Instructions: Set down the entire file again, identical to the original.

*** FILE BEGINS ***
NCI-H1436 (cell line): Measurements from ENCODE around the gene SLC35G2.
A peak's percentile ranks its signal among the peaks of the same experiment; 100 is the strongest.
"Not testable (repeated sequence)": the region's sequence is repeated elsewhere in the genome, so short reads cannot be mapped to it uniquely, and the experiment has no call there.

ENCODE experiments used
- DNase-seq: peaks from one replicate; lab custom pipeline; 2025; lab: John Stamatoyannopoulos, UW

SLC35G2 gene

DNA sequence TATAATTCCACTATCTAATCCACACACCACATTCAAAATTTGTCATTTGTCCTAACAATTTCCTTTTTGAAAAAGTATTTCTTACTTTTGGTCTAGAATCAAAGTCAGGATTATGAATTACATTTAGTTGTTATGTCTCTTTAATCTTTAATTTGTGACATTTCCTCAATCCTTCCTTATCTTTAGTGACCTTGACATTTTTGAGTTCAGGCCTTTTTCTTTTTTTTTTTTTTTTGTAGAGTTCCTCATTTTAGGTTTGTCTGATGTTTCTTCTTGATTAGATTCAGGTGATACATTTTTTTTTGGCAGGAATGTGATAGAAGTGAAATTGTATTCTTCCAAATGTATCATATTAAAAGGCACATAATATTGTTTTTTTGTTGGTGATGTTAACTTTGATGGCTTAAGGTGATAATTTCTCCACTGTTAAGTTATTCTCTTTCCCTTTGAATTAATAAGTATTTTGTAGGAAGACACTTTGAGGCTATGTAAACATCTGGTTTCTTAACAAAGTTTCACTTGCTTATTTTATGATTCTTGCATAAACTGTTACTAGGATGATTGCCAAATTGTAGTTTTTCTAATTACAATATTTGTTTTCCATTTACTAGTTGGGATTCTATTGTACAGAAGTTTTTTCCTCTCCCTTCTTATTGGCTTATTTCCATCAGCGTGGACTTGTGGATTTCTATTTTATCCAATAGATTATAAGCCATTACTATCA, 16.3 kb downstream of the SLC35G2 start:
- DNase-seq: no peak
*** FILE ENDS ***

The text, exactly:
NCI-H1436 (cell line): Measurements from ENCODE around the gene SLC35G2.
A peak's percentile ranks its signal among the peaks of the same experiment; 100 is the strongest.
"Not testable (repeated sequence)": the region's sequence is repeated elsewhere in the genome, so short reads cannot be mapped to it uniquely, and the experiment has no call there.

ENCODE experiments used
- DNase-seq: peaks from one replicate; lab custom pipeline; 2025; lab: John Stamatoyannopoulos, UW

SLC35G2 gene

DNA sequence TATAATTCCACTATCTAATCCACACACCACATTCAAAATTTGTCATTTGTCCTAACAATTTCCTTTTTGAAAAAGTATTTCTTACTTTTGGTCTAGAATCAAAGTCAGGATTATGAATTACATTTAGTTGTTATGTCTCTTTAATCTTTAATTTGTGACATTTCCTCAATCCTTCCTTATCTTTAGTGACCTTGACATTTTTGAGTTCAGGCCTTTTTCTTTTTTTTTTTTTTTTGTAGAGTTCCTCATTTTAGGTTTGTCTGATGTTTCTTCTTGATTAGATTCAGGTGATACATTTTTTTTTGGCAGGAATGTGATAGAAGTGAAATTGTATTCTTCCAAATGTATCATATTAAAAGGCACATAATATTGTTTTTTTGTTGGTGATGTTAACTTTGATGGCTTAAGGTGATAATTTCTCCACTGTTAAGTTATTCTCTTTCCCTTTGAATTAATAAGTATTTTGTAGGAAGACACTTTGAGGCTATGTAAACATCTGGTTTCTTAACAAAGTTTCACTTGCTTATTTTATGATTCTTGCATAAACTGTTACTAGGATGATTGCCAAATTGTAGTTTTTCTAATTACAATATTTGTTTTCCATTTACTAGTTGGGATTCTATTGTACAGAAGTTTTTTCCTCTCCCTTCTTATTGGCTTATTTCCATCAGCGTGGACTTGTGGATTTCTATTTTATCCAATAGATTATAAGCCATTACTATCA, 16.3 kb downstream of the SLC35G2 start:
- DNase-seq: no peak